There’s not a lot going on here; once you connect your speaker to Bluetooth, open the app, and it will find your JBL Pulse 5. There are a few things you can do here.
- Edit the name of your speaker.
- See the battery level.
- Choose from preset light shows.
- Edit preset light shows.
- Choose between a solid color or a color looper
- Adjust light show brightness
- Turn the light show on or off
- Choose 360 on or off
- Adjust the light show to the tempo of the music.
- Use Ambient Sounds Mode with a timer.
- Use PartyBoost to connect two compatible JBL speakers
- Use a simple EQ to adjust the sound of your music.
- Update the software
The app is very basic and not hard to use at all. You will find it most helpful in adjusting the light show and pairing two JBL speakers together. Overall, I only used the app to set up a quick EQ and adjust the lights once. After that, the app was rarely used.
I’ve been a fan of JBL for a while now, and I still enjoy many of its offerings. But I feel the JBL Pulse 5 has strayed a bit too far from the music in favor of the pretty lights. Don’t get me wrong; I dig the light show, but not at the sacrifice of sound.
I’m not saying the Pulse 5 sounds awful; it sounds good. The bass isn’t overpowering, the mids are decent, and the highs are also good. I like that they include a 3-band EQ in the app so you can adjust the sound on the fly. But it doesn’t sound like $250 worth of sound to me.
Some competitors have a much better soundstage that offers more clarity and presence for the same or less money. JBL may have taken a step back from the previous version of the Pulse regarding sound. This doesn’t mean I wouldn’t recommend the JBL Pulse 5.
For the person looking for good sound paired with a fun light show that could brighten up a party or a small event, well, the Pulse 5 is excellent. This is not for critical listening and those who value excellent sound quality. Not at this price.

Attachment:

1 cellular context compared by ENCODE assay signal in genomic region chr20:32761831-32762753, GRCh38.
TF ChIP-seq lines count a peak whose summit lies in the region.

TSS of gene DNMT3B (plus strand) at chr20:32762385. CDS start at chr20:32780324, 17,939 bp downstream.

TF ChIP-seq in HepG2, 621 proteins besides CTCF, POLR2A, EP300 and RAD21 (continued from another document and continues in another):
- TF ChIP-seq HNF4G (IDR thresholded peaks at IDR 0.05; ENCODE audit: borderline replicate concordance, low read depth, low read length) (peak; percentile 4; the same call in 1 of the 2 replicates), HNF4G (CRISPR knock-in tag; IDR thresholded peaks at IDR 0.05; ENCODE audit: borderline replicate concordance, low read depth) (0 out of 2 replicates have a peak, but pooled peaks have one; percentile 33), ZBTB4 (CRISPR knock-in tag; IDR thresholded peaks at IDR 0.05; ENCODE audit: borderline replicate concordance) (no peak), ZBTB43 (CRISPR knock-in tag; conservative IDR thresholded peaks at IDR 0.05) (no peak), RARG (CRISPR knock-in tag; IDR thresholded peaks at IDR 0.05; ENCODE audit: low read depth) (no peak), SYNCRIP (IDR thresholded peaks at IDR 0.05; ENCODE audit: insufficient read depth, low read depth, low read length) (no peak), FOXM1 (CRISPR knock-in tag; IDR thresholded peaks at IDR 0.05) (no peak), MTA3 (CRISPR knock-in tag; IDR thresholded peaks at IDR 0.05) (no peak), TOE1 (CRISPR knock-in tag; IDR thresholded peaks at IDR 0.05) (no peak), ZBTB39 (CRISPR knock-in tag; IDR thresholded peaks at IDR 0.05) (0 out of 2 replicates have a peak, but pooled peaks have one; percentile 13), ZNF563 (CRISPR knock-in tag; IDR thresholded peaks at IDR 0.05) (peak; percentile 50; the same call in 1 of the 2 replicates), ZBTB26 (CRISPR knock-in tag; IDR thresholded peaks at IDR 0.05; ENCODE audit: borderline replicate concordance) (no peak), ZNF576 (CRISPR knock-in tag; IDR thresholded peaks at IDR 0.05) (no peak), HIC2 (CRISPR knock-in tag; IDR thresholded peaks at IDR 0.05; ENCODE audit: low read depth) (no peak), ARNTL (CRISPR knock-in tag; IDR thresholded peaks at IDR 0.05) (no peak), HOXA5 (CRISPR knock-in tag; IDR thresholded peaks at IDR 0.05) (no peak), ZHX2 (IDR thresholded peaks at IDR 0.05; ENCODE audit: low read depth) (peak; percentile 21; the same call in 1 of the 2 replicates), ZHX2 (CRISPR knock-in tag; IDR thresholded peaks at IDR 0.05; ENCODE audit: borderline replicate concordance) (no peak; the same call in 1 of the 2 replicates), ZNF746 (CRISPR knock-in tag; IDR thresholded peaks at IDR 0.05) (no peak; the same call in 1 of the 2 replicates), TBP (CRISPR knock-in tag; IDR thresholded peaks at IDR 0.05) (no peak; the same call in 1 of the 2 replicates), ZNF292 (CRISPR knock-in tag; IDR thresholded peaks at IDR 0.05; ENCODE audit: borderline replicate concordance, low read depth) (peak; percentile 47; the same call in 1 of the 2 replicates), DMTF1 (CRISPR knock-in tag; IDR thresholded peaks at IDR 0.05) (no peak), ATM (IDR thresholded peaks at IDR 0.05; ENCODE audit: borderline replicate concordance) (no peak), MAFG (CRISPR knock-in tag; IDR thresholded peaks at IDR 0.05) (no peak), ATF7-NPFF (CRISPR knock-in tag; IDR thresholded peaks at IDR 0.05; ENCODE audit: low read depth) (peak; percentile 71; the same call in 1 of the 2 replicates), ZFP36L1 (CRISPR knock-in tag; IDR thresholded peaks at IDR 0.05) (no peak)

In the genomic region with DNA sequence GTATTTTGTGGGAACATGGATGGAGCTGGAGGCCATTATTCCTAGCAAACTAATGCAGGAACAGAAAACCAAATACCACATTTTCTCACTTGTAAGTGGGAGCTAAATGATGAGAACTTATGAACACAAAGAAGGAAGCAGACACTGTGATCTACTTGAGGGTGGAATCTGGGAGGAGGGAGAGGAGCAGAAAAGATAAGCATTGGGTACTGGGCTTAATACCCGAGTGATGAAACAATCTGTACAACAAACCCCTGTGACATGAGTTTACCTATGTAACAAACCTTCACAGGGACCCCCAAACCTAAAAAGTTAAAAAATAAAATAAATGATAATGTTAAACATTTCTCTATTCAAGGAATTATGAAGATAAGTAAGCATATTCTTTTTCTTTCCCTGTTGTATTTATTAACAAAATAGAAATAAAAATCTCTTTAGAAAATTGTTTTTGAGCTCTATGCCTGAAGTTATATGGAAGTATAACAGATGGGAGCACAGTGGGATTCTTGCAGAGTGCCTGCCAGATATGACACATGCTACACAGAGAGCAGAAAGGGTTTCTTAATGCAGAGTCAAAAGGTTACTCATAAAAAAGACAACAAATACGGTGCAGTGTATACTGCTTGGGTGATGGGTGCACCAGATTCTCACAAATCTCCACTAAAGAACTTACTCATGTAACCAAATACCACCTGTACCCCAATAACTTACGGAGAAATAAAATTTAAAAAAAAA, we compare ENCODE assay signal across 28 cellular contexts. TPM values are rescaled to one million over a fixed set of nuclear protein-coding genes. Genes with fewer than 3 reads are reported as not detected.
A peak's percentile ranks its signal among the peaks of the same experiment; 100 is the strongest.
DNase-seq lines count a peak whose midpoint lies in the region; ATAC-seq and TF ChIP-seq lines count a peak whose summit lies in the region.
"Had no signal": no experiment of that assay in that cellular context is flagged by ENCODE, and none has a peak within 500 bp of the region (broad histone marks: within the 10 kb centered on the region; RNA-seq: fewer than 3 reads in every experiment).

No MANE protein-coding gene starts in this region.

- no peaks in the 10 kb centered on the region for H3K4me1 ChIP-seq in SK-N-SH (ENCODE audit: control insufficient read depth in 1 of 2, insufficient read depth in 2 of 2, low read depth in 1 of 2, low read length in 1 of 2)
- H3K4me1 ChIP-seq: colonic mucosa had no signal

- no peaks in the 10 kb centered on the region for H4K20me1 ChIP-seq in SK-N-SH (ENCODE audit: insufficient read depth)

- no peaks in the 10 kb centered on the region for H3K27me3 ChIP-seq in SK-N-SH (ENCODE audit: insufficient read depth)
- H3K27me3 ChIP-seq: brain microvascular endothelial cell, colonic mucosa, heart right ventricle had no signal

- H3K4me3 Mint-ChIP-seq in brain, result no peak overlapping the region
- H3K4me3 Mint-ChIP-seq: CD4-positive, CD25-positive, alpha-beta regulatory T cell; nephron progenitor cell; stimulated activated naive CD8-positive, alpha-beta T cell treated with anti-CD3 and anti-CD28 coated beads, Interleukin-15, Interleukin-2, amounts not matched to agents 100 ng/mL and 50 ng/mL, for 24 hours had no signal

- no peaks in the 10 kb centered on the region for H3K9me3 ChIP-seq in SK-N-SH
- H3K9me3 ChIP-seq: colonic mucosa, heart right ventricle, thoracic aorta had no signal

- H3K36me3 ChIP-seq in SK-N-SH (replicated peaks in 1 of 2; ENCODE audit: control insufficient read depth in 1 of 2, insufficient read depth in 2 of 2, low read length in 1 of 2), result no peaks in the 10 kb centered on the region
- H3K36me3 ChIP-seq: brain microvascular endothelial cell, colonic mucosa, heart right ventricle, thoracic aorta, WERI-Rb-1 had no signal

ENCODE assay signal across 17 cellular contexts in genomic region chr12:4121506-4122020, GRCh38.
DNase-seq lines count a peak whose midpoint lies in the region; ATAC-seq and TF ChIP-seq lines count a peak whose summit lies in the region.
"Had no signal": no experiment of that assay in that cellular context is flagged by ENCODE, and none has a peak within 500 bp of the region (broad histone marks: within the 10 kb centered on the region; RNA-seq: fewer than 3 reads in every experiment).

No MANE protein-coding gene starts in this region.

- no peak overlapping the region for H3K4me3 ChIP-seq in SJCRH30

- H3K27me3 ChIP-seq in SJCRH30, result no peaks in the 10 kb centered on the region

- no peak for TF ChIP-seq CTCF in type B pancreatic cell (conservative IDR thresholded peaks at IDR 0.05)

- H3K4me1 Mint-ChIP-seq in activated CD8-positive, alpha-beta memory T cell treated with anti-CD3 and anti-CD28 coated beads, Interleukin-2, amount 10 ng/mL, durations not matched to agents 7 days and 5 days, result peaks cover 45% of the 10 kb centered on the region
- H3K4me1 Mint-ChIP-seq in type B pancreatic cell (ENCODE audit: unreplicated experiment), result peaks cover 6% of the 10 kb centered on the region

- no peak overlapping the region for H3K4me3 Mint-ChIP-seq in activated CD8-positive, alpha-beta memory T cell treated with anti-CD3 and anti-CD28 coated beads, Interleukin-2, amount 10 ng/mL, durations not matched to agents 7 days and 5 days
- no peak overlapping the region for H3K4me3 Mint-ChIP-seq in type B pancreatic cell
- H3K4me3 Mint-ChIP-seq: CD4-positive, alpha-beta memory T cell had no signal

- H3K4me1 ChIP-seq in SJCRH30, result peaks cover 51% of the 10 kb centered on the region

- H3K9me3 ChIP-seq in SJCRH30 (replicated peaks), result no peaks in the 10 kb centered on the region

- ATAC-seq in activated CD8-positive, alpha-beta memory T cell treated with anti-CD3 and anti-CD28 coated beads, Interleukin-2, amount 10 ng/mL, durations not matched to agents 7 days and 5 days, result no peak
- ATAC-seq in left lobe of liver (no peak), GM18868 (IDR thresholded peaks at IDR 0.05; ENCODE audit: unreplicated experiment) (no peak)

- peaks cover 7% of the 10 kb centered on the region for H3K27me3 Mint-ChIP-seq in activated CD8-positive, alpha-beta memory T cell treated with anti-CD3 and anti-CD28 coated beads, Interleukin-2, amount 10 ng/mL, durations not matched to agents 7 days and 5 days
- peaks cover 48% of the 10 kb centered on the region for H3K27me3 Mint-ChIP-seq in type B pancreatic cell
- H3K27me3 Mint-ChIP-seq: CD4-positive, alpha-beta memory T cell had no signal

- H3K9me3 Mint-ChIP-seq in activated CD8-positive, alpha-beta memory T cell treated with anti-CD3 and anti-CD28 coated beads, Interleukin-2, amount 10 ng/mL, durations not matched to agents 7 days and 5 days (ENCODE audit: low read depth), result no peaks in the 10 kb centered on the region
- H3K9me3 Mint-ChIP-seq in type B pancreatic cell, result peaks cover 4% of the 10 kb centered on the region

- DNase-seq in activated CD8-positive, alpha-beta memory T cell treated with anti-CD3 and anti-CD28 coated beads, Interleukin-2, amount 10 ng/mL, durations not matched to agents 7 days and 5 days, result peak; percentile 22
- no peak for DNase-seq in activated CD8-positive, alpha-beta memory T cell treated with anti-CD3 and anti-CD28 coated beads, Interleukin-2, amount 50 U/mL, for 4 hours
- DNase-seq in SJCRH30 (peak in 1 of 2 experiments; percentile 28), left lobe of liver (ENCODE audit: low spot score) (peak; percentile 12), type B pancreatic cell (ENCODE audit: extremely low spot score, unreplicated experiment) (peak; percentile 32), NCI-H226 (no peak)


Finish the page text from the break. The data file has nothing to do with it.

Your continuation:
Overall, the soundstage on the Pulse 5 is just okay. It’s not spectacular but it will please most users. I think the Pulse 5 is marketed for users who want something flashy that still sounds good enough for a party. This will serve that purpose, so it’s not all bad.
Battery life on the JBL Pulse 5 is more than acceptable. I was able to use the speaker several times over a week without it dying. Those use cases were one to two-hour listening times, and I estimate that my total use without charging was at or better than the 12 hours of playtime claimed by JBL.
Battery life will vary by the user, though. The volume level and distance from the device are essential variables and will affect your battery life. Other factors such as brightness, lights on, lights off, and PartyBoost will also affect the battery, so be aware that your results may differ.
The JBL Pulse 5 is priced at $249.95. That’s a good chunk of money for a speaker in this range. I have enjoyed the Pulse line of speakers since they were introduced; they are a novel and fun idea. So if you’re in it for the light show proposition, this is the best portable Bluetooth speaker for that use.
If you’re looking for outstanding sound, then the value isn’t there for that use case. Don’t get me wrong; the JBL Pulse 5 sounds good, but not better than some of its competitors in the same price range. Still, the completion doesn’t have that light show, which is worth something.
The JBL Pulse 5 continues to live up to its name and reputation as having a fantastic light show. The build quality is outstanding. But for those who would rather skip the lights and are more interested in superior sound, look elsewhere. This is your huckleberry if you want good sound and a kick-butt light show.
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JBL Pulse 5$249.95
Ease of Use9.0/10
- Still a nice looking design
- Still has that great looking light show
- Adding a carrying strap was a nice touch
- Easy to use
- Nice controls in the app for lighting
- Good battery life
- IP67 dust and waterproof
- Much thicker this year and hard to hold, this is why they added the carrying strap.
- Clear design picks up a lot of fingerprints and smudges
- The sound is just okay and maybe not enough for this price point
- No physical controls, previous models all had this